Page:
Four major secondary ticketing websites have had their "misleading" adverts banned because they didn't make additional fees such as admin and delivery charges clear.

Adverts for Viagogo, Seatwave, StubHub and Get Me In which were used last year all breached the Committee of Advertising Practice (CAP) code and must not appear again, the Advertising Standards Authority (ASA) said.

The ASA also ruled that a Viagogo advert didn't make it clear that the website was a secondary ticketing outlet - rather than a primary outlet or "official" site. And a "100% guarantee" placed on the same ad claimed misleadingly implied consumers would definitely receive tickets on time, and allow them entry to the relevant venue, the ASA ruled.

All four websites have been told that in future total ticket prices must be made clear as soon as ticket prices are quoted.

The latest crackdown on secondary ticketing sites follows an investigation by the Competition and Markets Authority, which identified widespread concerns about them. See our MSE Competition watchdog to take action News story.

What were the complaints about?

Following a complaint by FanFair Alliance, which aims to tackle ticket touting, the ASA investigated whether the pricing information about additional ticket fees and charges was misleading on ads produced by each of the four websites last year.

  • Seatwave – advertised a £99.50 ticket price, which did not include the booking and delivery fees.
  • Viagogo – advertised a ticket for £90 but this did not include the booking fee and the delivery fee.
  • StubHub – advertised a ticket for £52.99, but this did not include the service and delivery fees.
  • Get Me In – a ticket advertised for £48.39 did not include the order and delivery fees.

There were two other issues facing Viagogo. One advert which appeared on Google for an Ed Sheeran concert featured the claim "Ed Sheeran Tickets 2017 - Buy Now, viagogo Official Site -", and also stated "100% Guarantee…Guaranteed Satisfaction."

Those who complained about this advert said it implied that Viagogo was a primary ticket outlet rather than a second-hand ticket website, the ASA ruled that both the "official" and the "100% guarantee" claims were misleading.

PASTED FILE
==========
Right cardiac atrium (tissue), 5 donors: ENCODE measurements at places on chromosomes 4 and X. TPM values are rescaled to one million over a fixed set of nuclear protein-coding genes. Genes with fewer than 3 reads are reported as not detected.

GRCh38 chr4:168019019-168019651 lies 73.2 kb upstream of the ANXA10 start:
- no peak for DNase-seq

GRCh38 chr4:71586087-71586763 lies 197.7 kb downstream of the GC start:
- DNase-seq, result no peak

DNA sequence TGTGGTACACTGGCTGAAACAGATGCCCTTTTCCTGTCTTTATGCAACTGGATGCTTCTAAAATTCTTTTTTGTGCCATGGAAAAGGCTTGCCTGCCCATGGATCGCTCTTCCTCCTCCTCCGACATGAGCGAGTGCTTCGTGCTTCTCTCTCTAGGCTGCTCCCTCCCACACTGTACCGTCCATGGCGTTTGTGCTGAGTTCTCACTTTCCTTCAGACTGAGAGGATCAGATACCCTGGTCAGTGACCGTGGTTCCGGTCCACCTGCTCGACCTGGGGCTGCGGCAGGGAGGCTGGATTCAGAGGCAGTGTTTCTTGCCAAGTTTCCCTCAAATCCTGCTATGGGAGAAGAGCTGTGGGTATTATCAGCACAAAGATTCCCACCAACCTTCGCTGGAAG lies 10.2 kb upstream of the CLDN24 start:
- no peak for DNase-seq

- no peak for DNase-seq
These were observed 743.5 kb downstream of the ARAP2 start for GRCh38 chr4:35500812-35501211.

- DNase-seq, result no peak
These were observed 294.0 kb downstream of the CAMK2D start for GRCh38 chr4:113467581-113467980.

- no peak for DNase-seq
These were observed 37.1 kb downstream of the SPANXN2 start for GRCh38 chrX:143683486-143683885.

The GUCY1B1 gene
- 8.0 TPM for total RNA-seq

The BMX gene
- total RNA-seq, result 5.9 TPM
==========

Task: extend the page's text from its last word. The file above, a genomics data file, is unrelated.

In July last year Ed Sheeran announced that Twickets was the only site allowed to resell his tickets. See our MSE Ed Sheeran's promoter helps fans chase refunds after hundreds sold 'invalid' tickets News story for more information.

What did the websites say?

Seatwave and Get Me In said the fees depended on the number and price of the tickets selected. Based on that, they said the fee could not be calculated until they knew how many tickets were being bought.

StubHub believed that it was clear from the qualification at the bottom of the first page of the customer journey that the prices shown excluded fees.

Viagogo argued that its pricing information "was clear to consumers at every stage of the process", and all applicable additional ticket fees and charges were set out for consumers together with the total price payable before the consumer confirmed their order and agreed to purchase the tickets.

It also said that with regards to the Ed Sheeran advert, the claim "official" showed that the ad was a genuine Viagogo advert, and its "100% guarantee" claim referred to its guarantee that sellers would get paid for the tickets they sell and fulfil on time, and that buyers would receive replacement tickets or a refund in the unlikely event that a problem arose with receiving valid tickets in time for the event.

What rules did the adverts break?

The ASA ruled that all the companies' adverts breached several parts of the CAP code, which states that marketing must not materially mislead or be likely to do so.

It also says that quoted prices must include non-optional taxes, duties, fees and charges that apply to all or most buyers.

Prices must also state applicable delivery, freight or postal charges or, if those cannot reasonably be calculated in advance, state that such charges are payable.